Practitioners handling unfair or deceptive trade practices claims should be aware of state-specific preconditions to treble damages recovery. For example, although Louisiana’s Unfair Trade Practices and Consumer Protection Law (LUTPCPL) provides for recovery of treble damages, such recovery is not allowed unless the plaintiff shows that the proscribed act “was knowingly used, after [the defendant was] put on notice by the attorney general.”[28] While the statute does not define “notice,” at least one court has held that the notice given by the attorney general must be specific notice that continued willful action may result in defendant’s liability for treble damages.

In B&G Crane Service, L.L.C. v. Duvic, the court held that notice by the attorney general, through a criminal warrant, was not the type of notice required by the civil unfair trade practices act. Turner Brothers was a direct competitor of B&G. When sworn affidavits were executed by former Turner employees detailing misappropriation of confidential files by Turner to bid competitively against B&G, the Louisiana attorney general executed a criminal search warrant and seized some of the alleged misappropriated information. Shortly afterward, B&G filed suit against Turner seeking monetary damages under the LUTPCPL. Despite a finding that Turner acted intentionally and willfully,[29] the trial court granted Turner’s motion to strike the treble damages claim. The court held that the notice given pursuant to a search warrant was insufficient notice under section 51:1409(A) of the Louisiana Revised Statutes, because the search warrant was issued under criminal jurisdiction. The required notice must specify that defendant’s continued violation of the LUTPCPL will subject it to a civil claim for treble damages. Failure to notify the defendant through the attorney general will preclude a treble damages claim but will not affect a claim for actual damages.[30]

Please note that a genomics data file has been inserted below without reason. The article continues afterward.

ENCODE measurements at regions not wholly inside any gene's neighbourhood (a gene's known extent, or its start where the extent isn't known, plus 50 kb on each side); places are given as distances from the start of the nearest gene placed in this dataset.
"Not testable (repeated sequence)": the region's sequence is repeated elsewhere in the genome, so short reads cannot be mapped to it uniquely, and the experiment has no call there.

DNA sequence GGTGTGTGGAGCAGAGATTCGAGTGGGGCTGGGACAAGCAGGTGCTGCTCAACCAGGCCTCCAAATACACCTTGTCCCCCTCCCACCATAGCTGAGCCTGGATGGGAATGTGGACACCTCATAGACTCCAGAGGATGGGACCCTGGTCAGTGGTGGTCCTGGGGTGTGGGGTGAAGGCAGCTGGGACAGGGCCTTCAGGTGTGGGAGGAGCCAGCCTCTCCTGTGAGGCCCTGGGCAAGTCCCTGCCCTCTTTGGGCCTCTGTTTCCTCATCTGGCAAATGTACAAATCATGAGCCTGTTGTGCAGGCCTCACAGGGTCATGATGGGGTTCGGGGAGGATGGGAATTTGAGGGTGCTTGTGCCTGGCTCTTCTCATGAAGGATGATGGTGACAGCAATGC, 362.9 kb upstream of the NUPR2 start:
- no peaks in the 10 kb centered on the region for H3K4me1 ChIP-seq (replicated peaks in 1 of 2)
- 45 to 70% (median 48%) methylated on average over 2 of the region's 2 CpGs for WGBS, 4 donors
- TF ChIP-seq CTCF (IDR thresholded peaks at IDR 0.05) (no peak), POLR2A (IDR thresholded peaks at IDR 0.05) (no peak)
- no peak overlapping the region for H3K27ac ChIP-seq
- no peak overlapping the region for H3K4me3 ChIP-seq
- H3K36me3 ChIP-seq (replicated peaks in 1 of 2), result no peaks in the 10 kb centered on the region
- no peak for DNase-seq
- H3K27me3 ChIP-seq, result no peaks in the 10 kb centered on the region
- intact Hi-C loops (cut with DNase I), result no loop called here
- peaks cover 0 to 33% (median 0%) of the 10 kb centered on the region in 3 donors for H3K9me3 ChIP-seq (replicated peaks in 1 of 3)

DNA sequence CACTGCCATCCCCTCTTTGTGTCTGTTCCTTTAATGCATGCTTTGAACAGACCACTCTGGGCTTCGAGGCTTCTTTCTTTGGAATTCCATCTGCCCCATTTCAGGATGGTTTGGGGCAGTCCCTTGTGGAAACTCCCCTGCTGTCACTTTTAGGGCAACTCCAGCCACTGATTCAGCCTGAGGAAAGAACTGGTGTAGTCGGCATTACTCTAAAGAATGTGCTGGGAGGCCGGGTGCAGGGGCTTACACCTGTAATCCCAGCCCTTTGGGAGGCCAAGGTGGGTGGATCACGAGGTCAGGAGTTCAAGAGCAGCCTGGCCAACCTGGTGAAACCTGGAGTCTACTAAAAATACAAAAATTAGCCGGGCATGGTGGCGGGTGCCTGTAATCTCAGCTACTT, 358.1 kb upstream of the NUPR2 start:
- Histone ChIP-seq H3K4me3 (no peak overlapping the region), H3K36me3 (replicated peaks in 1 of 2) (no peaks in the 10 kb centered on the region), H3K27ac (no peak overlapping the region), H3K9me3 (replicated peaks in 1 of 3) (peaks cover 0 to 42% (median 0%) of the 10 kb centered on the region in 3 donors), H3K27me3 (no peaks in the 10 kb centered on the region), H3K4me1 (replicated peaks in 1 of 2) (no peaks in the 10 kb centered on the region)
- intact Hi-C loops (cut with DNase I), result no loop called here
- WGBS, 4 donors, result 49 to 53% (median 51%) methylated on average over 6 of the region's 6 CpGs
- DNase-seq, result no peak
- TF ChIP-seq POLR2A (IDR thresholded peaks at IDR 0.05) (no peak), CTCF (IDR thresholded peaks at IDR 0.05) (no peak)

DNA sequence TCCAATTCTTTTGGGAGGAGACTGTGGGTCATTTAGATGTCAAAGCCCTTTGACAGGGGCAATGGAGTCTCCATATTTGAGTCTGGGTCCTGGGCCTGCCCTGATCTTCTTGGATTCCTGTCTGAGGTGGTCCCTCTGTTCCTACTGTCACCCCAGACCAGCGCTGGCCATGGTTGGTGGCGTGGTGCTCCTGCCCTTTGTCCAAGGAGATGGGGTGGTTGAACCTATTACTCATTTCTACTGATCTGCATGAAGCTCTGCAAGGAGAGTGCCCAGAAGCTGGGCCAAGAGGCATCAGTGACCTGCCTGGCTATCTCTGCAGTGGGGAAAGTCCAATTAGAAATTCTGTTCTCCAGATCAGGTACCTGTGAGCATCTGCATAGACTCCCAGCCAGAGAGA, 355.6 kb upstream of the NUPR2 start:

The Delaware Uniform Deceptive Trade Practices Act is unique in its requirement that a plaintiff must have standing to seek injunctive relief in order to obtain mandatory treble damages for a violation of the act.[31] Although the statute has generated significant debate among Delaware courts, the resulting interpretation is that a plaintiff cannot seek treble damages unless he first seeks injunctive relief against the defendant.[32] The Delaware law connection between injunctive relief and treble damages emphasizes that the act is “directed at patterns of deceptive conduct, not isolated incidents of consumer fraud.”[33]